Walter’s Marble Play Blocks
We made me this set of 2″ marble cubes. Sort of play blocks for big boys. You wouldn’t want to give them to a baby as they’re rather heavy and could smash little fingers or shatter when banged together. Besides being visually and tactually interesting they make great paper weights or perhaps mementos of building the vaulted concrete ceilings for the reefer. The cubes come out of chunks of stone either from our farm or from the waste stone material we get from the stone sheds and quarries in Barre, Vermont which is just west of us on the other side of the mountain. They has promised to make me cubes of all the different types of rock. Perhaps for my birthday or Christmas. They’re kind of fun.
These cubes were used in making the vaulted ceilings of our on-farm butcher shop chiller, cutting room and commercial kitchen in the reefer, the cooled section, of our building.
Cutting Cubes with Diamond Ring
Years ago I gave my wife a diamond ring. It wasn’t the typical engagement ring. Rather it was made up of thousands of diamonds and about 8″ in diameter. She uses it to cut granite, brick, marble, concrete and other hard crystalline things. Over the years she’s worn out her ring. And the next one. And the next one. Fortunately diamonds are cheap. At least the ones I buy. She insists she doesn’t want one of those kind that goes on your finger and costs as much as the down payment on a house so I keep getting her these. It is pretty amazing what you can do with a diamond blade on a skill saw or table saw.
Spacer Cubes in Place
These spacer cubes are being used to make the rebar curve to the arc of the chiller’s barrel vault. Once they are pulled tight and pretinsiled they make nice smooth curves. The rebar is held up 2″ away from the final interior surface of the chiller ceiling by the cubes which become incorporated into the matrix of concrete. This is the proper spacing to keep the metal up away from the concrete surface and the marble is perfect in the mix. The rule of thumb is 1.5 times the diameter of the rebar. This is #4 rebar which is 4/8″ thick, that is to say 1/2″ in diameter.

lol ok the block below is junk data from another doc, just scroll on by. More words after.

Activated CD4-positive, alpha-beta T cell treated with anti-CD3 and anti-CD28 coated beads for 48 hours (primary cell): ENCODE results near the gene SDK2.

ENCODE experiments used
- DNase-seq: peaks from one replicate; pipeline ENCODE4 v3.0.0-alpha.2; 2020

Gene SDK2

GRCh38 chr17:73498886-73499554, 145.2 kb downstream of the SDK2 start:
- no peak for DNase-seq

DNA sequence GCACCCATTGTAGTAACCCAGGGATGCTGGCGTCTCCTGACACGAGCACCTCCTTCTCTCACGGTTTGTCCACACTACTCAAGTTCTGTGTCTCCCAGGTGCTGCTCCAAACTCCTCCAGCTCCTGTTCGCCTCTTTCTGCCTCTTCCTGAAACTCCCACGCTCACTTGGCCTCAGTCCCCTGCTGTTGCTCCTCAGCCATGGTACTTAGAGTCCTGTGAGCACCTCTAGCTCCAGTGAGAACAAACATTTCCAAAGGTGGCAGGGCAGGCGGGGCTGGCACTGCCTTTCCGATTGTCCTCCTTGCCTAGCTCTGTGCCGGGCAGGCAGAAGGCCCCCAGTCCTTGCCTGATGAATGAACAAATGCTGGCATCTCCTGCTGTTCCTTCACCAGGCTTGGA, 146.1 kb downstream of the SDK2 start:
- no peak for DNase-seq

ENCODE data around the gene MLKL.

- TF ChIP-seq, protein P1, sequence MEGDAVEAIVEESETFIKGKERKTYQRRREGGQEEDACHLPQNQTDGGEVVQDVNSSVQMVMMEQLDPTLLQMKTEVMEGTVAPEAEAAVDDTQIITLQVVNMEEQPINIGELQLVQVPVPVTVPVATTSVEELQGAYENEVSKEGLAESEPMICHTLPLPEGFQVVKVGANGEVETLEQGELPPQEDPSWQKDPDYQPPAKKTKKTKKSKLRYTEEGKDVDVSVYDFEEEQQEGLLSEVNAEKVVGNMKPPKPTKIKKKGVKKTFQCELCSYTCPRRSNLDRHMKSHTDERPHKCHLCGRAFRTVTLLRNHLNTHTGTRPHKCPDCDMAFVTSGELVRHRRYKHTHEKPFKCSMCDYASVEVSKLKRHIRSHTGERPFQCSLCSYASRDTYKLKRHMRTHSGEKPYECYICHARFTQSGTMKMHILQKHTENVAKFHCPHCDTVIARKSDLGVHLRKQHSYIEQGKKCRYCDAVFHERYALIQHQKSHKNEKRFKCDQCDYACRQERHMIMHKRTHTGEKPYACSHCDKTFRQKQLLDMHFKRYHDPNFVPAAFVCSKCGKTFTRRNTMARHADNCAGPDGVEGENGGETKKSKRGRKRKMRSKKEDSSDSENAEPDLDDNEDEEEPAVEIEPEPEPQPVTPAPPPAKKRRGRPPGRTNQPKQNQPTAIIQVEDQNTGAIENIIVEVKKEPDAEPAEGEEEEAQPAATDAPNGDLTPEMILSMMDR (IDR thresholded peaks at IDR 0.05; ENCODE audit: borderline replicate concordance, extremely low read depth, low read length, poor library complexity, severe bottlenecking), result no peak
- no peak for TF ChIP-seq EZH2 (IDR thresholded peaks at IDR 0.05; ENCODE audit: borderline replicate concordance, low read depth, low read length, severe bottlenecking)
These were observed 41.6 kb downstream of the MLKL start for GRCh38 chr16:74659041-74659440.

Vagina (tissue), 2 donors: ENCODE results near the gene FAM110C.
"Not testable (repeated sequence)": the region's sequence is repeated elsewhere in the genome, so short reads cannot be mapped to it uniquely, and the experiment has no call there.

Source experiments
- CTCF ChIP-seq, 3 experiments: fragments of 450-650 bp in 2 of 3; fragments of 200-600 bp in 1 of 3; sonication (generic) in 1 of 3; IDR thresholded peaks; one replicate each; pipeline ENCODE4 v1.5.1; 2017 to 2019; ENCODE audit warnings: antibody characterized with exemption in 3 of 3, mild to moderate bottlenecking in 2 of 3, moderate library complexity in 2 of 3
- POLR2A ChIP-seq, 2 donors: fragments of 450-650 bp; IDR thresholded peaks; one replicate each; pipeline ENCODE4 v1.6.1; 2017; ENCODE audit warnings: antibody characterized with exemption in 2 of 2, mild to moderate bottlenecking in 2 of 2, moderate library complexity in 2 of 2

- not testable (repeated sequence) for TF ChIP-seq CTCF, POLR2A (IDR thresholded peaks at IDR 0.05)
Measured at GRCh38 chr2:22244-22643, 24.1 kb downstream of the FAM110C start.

Steel Worker Ben
Ben is sitting on the steelwork adding more ties to hold it tight for when we do the pour. You can see spacer blocks that are holding up the rebar which then holds up the crossing rebar which then holds up the welded wire mesh. The concrete we poured also has fibers in it. Graduations of reinforcement.
Reefer Ceilings Poured
We did this pour last fall. In the photo above you can see the three separate vaults of the chiller, cutting room and kitchen. The chiller ceiling is much higher so that we can hang big boars and even beef carcasses. The open near space by the blue pipes is the abattoir and the other one behind it on the right is the administration and smokehouse. See if you can spot the steel worker and do you know who is that snappy dresser.
Butcher Shop in Progress
A parting shot further back where you can see piglets and mothers to the left as she departs for deliveries in our white Ford E-350 extended body van in which she transports pigs to butcher each week and then delivers to stores, restaurants and individuals throughout Vermont on her regular route. Sugar Mountain is in the background on the left. Further up the valley you can see Knox Mountain in the distance.
Outdoors: 32°F/22°F 1/2″ Ice, Partially Sunny
Tiny Cottage: 67°F/63°F
Daily Spark: A bumble bee is considerably faster than a tractor. -Old Saying